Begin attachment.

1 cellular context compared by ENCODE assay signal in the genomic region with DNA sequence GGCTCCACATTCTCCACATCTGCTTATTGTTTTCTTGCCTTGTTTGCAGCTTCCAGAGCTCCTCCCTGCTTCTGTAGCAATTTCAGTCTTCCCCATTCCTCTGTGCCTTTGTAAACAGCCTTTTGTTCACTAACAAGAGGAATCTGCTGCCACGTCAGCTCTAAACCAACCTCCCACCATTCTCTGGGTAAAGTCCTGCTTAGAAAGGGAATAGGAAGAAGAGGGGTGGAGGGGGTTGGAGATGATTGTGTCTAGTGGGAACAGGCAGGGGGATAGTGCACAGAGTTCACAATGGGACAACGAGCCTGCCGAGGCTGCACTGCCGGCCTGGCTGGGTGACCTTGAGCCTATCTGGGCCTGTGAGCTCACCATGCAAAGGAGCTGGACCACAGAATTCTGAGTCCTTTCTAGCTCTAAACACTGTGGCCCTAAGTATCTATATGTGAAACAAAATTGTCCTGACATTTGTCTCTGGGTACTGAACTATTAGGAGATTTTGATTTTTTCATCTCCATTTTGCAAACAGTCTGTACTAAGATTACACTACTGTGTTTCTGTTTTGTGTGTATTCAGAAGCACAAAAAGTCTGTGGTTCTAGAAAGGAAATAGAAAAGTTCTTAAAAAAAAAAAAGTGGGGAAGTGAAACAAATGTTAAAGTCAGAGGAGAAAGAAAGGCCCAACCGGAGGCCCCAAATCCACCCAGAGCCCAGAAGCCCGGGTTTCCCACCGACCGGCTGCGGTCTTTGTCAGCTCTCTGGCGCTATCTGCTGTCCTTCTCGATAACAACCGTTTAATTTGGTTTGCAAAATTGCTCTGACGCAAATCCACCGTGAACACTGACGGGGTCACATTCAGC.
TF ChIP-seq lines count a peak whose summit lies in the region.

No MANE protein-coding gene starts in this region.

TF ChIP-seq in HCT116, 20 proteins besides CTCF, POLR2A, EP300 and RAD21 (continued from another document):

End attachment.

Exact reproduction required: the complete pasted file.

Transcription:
1 cellular context compared by ENCODE assay signal in the genomic region with DNA sequence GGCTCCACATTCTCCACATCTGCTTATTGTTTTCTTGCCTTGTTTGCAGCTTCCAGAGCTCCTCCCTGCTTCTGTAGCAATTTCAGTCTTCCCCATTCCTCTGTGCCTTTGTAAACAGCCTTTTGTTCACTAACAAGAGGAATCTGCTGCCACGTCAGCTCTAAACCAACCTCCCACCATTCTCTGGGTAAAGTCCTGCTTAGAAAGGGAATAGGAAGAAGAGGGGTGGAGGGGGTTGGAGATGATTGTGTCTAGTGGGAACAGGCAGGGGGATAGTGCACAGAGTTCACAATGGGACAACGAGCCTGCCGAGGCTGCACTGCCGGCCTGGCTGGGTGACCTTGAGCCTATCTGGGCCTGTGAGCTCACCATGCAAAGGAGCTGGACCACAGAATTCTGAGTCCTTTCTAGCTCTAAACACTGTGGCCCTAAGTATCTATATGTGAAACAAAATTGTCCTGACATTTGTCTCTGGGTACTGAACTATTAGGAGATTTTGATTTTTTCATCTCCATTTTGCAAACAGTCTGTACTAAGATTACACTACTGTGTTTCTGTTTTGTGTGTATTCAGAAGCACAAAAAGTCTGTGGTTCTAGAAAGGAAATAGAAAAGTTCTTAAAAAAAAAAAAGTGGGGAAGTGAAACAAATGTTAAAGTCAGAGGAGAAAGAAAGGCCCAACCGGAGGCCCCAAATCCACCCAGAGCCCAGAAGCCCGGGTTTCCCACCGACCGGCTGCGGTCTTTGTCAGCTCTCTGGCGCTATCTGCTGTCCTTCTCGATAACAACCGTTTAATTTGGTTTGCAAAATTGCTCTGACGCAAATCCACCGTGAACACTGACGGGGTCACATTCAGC.
TF ChIP-seq lines count a peak whose summit lies in the region.

No MANE protein-coding gene starts in this region.

TF ChIP-seq in HCT116, 20 proteins besides CTCF, POLR2A, EP300 and RAD21 (continued from another document):